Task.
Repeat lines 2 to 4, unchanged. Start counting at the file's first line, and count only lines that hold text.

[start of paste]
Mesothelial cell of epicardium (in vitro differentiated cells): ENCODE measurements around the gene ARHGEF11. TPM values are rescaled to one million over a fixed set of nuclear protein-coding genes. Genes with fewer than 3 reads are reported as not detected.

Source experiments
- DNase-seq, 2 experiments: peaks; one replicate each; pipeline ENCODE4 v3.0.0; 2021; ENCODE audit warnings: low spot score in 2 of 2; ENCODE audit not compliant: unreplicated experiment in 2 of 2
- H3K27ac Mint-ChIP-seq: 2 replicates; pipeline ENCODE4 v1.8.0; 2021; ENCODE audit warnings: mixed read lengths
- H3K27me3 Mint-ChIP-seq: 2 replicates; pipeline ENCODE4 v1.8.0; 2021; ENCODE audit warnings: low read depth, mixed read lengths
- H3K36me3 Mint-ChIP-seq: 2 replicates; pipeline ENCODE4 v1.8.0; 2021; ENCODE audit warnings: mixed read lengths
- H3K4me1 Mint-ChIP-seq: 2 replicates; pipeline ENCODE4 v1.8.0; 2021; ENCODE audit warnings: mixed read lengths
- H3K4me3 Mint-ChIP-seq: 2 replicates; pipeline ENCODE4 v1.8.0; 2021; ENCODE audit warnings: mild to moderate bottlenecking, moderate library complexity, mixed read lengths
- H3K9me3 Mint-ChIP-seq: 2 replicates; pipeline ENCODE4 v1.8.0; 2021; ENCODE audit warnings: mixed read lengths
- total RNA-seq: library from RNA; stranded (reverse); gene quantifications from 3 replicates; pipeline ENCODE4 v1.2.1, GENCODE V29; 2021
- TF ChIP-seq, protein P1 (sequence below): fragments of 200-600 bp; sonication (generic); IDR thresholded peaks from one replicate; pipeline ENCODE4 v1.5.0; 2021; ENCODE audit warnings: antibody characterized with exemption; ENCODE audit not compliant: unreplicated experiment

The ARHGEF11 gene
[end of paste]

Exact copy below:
Source experiments
- DNase-seq, 2 experiments: peaks; one replicate each; pipeline ENCODE4 v3.0.0; 2021; ENCODE audit warnings: low spot score in 2 of 2; ENCODE audit not compliant: unreplicated experiment in 2 of 2
- H3K27ac Mint-ChIP-seq: 2 replicates; pipeline ENCODE4 v1.8.0; 2021; ENCODE audit warnings: mixed read lengths